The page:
The markets closed out the year significantly down and 2018 officially became the worst year on record since the Financial Crisis. A general climate of gloom prevails, in sharp contrast with the optimistic beginning of 2018.
This document is part of a series published by Mirova to illustrate our approach to sustainability sector-by-sector. We aim to address solutions, risks, and how we optimize impact through investment. This eighth paper focuses on environmental, social and governance issues in the Utilities sector.
This document is part of a series published by Mirova to illustrate our approach to sustainability sector-by-sector. We aim to address solutions, risks, and how we optimize impact through investment. This seventh paper focuses on environmental, social and governance issues in the Infrastructures and Construction industries.
Until a green and social sovereign bond market develops – something that Mirova actively promotes and encourages – Mirova has developed a sustainability analysis that would be used as a proxy for impacts and is integrated into Mirova’s responsible investment decision making process. Furthermore, the Energy & Climate risk score co-developed with Beyond Ratings would allow for the integration of material energy and climate related risks into the solvability of sovereign debt.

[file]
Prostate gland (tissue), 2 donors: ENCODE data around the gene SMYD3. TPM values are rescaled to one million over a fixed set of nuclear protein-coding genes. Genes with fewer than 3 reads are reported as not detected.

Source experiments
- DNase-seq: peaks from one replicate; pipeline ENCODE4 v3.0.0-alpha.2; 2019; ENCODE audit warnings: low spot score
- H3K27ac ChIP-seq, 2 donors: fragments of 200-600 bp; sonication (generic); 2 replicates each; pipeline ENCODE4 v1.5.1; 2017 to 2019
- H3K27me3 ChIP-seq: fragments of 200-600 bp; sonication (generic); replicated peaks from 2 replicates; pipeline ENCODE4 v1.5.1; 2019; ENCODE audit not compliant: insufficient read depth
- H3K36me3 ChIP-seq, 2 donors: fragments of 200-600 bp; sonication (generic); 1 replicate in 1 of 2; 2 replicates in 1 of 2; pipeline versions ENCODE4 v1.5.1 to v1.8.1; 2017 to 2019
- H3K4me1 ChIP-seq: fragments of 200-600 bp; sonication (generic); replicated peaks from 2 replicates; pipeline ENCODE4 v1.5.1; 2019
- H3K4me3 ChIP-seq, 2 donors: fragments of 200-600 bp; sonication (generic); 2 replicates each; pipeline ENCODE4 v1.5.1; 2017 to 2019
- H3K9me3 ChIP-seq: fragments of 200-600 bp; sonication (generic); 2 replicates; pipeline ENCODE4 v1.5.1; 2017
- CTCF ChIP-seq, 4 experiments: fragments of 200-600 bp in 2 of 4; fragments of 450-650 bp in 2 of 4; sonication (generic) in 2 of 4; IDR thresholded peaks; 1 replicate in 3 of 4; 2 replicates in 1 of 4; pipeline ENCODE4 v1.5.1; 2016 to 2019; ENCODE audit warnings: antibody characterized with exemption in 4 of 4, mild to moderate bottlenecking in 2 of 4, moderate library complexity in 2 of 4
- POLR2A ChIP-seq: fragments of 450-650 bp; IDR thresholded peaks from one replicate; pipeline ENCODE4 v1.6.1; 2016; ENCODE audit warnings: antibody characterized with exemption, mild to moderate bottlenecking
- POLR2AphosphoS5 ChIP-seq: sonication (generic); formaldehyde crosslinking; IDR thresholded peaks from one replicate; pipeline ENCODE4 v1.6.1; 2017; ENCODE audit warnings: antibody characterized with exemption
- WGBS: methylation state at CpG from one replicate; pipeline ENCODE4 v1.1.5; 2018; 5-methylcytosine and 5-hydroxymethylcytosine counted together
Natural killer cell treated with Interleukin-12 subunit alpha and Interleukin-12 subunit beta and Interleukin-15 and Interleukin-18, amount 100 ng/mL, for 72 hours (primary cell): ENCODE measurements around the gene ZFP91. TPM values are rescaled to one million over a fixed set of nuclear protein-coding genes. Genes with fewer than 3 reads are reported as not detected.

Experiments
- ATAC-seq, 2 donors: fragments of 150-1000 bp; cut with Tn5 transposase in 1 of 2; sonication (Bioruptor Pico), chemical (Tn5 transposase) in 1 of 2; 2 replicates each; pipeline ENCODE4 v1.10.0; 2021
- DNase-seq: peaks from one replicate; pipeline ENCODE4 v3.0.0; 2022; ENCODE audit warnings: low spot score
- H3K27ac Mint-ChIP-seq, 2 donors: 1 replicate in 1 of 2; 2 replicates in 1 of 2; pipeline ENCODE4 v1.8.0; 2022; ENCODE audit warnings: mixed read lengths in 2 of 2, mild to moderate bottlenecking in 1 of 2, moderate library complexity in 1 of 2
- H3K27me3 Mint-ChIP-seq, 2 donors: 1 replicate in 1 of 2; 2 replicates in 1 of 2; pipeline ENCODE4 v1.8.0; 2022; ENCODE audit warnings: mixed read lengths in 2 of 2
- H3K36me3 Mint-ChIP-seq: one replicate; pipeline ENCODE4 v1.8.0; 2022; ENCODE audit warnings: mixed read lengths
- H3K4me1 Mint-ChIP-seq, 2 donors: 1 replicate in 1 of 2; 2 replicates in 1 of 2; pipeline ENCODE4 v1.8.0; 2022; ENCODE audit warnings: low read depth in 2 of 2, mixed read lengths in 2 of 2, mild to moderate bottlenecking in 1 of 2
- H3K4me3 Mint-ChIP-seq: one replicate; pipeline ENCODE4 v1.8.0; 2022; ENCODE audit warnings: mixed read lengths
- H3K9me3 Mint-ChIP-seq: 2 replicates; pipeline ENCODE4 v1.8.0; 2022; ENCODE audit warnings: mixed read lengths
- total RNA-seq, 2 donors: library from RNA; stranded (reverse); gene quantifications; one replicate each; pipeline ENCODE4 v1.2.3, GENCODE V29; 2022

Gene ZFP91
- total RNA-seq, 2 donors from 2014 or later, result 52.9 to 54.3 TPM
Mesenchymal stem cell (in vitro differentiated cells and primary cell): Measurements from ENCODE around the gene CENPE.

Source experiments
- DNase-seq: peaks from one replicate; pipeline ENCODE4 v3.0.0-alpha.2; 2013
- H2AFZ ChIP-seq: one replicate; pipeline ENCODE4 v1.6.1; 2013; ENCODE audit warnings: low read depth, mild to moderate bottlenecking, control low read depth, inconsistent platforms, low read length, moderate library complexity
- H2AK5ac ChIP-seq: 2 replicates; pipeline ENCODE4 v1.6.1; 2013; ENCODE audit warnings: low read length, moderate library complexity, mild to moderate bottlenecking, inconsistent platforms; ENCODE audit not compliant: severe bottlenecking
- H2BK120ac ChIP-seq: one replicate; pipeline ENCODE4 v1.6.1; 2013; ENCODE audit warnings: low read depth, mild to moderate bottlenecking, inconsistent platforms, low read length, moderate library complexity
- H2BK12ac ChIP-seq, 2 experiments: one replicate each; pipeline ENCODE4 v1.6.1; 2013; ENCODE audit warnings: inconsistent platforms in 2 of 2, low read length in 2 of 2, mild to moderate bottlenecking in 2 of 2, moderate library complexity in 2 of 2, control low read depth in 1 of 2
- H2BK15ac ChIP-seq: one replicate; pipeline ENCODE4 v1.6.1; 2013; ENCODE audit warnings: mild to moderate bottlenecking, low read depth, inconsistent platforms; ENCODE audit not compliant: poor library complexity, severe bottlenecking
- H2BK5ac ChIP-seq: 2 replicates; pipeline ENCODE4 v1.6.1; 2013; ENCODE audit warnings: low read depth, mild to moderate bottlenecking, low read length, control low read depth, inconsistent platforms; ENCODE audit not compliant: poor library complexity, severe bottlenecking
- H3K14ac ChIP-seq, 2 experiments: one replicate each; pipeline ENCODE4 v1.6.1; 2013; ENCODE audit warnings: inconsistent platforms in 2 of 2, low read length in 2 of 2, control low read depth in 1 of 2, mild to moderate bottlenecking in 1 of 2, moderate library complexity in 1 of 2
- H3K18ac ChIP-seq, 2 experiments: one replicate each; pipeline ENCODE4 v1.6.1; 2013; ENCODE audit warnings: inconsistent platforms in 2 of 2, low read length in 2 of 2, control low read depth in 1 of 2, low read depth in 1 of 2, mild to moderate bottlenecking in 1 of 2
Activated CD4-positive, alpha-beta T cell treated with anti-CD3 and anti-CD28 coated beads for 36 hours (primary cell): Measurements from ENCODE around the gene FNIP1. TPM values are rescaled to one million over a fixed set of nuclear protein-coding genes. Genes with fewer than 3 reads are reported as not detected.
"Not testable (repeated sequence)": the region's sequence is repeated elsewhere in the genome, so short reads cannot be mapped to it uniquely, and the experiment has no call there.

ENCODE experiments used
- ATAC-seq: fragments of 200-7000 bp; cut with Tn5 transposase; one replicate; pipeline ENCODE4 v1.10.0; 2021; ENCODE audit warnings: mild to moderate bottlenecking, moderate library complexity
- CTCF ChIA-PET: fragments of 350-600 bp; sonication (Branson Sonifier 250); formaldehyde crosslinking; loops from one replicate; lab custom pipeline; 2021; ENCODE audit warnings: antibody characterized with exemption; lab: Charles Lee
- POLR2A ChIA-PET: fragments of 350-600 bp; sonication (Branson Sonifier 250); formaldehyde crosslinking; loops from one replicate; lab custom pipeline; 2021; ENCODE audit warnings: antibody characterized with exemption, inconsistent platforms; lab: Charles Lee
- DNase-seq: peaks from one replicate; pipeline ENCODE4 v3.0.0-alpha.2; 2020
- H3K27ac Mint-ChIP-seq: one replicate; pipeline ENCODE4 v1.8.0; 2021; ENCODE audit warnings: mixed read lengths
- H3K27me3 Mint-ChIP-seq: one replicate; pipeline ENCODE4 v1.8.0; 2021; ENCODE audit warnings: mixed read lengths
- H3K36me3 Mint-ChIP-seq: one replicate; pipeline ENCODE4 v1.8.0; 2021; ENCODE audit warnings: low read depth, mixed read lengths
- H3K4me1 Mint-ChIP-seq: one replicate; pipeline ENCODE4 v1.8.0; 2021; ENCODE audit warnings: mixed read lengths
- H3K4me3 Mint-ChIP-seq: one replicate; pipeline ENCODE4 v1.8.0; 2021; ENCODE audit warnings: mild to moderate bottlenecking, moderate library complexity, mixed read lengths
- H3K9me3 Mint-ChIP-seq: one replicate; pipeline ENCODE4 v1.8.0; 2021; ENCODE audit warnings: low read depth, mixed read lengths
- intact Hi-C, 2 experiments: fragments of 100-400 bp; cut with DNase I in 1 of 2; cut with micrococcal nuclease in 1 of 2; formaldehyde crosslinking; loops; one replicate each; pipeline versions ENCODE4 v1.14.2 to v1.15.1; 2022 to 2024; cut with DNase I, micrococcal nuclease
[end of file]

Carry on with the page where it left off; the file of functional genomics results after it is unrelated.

The green bond market has undergone rapid expansion over the last five years. Given its still small size compared to the bond market as a whole, investors remain cautious regarding certain features of green bonds, such as the liquidity of the market.
Regulation, cost reduction, and the rise of renewable energy in the United States.
Historically and famously fossil-fuel dependent, the U.S. energy and electricity mixes are evolving quickly as costs fall for renewables, regulations mandate their implementation, and fiscal policy incentivizes their installation.
For some, a responsible investment is by definition a long-term investment. And they’re right, to be sure. Problems arise, however, with any attempt to define these terms. Surprisingly, it is almost as difficult to achieve a consensus on the meaning of long-term investment as it is to arrive at a broadly acceptable definition of responsible investment.